Voters in the Nov. 3 general election have one judicial race in which they can choose between two strong candidates: Washington Supreme Court Pos. 3. While The Columbian Editorial Board recommends that Raquel Montoya-Lewis be chosen to remain on the bench, the fact that it is the only difficult judiciary choice is disconcerting.
Before delving into that, we offer a reminder that this is merely a recommendation. The Columbian suggests that voters study the candidates and the issues before casting an informed ballot.
Montoya-Lewis was appointed to the Supreme Court in December by Gov. Jay Inslee, replacing former Chief Justice Mary Fairhurst, who retired for health reasons. Montoya-Lewis had served on the Whatcom County Superior Court since 2015; prior to that, she was chief judge for the Lummi Nation, Upper Skagit and Nooksack Indian tribes. She is the first Native American to serve on Washington’s high court.
Given her qualifications and her short tenure on the Supreme Court, Montoya-Lewis warrants a full term on the court to demonstrate her merits. The King County Bar Association has rated her exceptionally well-qualified; opponent Dave Larson is considered well-qualified.
Larson has been presiding judge of the Federal Way Municipal Court since 2008. He previously was a trial lawyer for 23 years, and has said he is running to provide the panel with broader input from across the state.
While Montoya-Lewis and Larson both are capable of being effective and thoughtful justices, their race is an anomaly in judicial elections.
Four of the court’s nine justices are up for election this year, and two are running unopposed. Justice G. Helen Whitener, who was appointed to the bench in April, is facing a challenger who received his license to practice law in May. He has neither been in a trial nor had a client.
As Whitener told the Kitsap Sun: “I would not get on a plane with a pilot who just got his license and hadn’t gotten some flying under the guidance of a well-seasoned pilot. That might be a bad analogy, but it is very similar to what we’ve been discussing.” The point is that jurists should demonstrate their ability and their understanding of the law before ascending to the highest court in the state.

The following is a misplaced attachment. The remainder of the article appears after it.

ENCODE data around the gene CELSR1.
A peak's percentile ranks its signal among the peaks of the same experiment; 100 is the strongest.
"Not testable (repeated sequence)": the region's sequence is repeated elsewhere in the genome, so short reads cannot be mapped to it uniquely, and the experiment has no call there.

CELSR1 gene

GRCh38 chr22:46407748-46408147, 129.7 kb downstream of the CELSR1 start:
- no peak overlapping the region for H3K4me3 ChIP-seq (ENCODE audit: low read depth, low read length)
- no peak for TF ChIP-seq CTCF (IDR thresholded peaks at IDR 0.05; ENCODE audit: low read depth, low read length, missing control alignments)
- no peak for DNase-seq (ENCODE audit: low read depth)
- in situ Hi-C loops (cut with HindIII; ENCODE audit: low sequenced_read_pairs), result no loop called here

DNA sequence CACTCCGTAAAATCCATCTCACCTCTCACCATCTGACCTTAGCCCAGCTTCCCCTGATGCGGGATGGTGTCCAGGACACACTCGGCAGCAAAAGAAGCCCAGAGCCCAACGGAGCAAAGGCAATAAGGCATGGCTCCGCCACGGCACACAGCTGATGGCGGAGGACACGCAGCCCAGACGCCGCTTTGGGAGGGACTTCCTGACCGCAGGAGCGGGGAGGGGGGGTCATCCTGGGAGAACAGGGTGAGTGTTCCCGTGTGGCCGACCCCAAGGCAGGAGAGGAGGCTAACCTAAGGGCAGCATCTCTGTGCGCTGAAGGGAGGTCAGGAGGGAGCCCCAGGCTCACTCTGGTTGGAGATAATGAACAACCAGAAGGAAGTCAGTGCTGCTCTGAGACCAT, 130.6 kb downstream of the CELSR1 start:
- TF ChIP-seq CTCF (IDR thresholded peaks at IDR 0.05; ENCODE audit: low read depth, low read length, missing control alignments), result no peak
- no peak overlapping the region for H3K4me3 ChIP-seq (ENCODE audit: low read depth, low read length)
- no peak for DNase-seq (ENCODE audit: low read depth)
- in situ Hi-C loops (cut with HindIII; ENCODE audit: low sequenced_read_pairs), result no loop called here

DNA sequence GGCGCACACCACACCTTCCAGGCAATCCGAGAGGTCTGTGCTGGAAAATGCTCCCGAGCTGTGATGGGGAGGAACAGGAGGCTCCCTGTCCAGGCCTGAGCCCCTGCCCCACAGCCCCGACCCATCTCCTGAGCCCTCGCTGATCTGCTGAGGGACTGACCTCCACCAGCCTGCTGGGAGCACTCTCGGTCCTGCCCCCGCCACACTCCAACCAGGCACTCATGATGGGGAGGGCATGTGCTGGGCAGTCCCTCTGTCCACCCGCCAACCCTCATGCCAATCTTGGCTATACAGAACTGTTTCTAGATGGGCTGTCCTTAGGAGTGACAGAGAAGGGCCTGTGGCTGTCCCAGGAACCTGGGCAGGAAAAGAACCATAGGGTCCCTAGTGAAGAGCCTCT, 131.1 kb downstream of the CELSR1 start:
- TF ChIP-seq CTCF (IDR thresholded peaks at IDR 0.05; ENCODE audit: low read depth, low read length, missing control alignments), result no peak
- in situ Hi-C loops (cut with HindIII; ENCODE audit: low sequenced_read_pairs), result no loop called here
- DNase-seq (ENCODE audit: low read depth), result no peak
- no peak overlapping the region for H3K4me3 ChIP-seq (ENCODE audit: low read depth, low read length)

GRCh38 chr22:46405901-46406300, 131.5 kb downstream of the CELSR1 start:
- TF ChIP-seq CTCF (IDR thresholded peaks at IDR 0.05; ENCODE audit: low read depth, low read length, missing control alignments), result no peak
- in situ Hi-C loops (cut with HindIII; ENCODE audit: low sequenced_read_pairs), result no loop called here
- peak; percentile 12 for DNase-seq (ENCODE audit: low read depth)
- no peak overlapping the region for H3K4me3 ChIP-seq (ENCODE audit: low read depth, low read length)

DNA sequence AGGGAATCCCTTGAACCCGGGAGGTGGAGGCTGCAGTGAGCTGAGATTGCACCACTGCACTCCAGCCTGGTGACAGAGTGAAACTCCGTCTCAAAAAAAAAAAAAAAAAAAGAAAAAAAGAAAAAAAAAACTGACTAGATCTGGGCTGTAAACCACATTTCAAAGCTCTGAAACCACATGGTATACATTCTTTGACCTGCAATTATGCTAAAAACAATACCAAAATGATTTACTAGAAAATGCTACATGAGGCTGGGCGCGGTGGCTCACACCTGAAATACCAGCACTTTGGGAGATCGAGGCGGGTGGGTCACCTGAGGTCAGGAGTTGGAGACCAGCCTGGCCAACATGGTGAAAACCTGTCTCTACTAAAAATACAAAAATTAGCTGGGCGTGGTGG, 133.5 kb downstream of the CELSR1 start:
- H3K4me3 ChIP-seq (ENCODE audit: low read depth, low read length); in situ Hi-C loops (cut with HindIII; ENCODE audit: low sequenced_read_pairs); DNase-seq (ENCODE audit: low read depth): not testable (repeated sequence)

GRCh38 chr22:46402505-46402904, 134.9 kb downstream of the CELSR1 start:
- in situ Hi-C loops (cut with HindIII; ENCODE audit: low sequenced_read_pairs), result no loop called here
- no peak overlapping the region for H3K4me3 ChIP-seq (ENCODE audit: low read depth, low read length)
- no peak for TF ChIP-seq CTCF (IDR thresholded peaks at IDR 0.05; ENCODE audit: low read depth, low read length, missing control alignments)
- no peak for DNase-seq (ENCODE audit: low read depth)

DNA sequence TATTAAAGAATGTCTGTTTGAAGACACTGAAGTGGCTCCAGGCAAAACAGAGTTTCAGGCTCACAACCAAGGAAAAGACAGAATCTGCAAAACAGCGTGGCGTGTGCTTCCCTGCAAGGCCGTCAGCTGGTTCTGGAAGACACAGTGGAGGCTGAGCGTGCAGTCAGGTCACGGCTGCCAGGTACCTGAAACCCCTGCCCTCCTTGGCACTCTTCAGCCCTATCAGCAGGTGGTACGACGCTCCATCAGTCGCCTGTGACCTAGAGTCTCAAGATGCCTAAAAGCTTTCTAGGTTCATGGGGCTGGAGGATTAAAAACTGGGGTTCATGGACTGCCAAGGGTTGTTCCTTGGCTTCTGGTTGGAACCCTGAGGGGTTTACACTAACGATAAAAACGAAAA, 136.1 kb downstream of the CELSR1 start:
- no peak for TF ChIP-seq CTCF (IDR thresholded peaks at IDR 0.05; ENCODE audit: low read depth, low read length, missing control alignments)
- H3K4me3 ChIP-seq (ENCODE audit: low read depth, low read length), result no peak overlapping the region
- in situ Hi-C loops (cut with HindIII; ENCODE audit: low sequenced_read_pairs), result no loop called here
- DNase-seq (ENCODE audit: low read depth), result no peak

Whitener has 14 years of experience as a courtroom attorney and has been a judge since 2013. The editorial board recommends that she be elected to remain on the Supreme Court.
While four races for the state Supreme Court have drawn a total of one qualified challenger, the 10 Clark County Superior Court races this year attracted no challengers. All 10 Superior Court judges were unopposed; in Superior Court elections, that means they automatically retain their seat on the bench.
The editorial board does not know whether it would have recommended that any of the current local judges be replaced; they all have proven to be capable. But voters would have benefited from having qualified challengers to raise issues and draw attention to judicial records.
This shortcoming is not unique to Clark County. In neighboring Cowlitz County, all five judges were up for reelection, and none drew a challenger.
To strengthen Washington’s judicial system, we hope that qualified lawyers will be more willing to seek a spot on the bench in the future. But for now, the editorial board recommends that Raquel Montoya-Lewis and G. Helen Whitener remain on the state Supreme Court.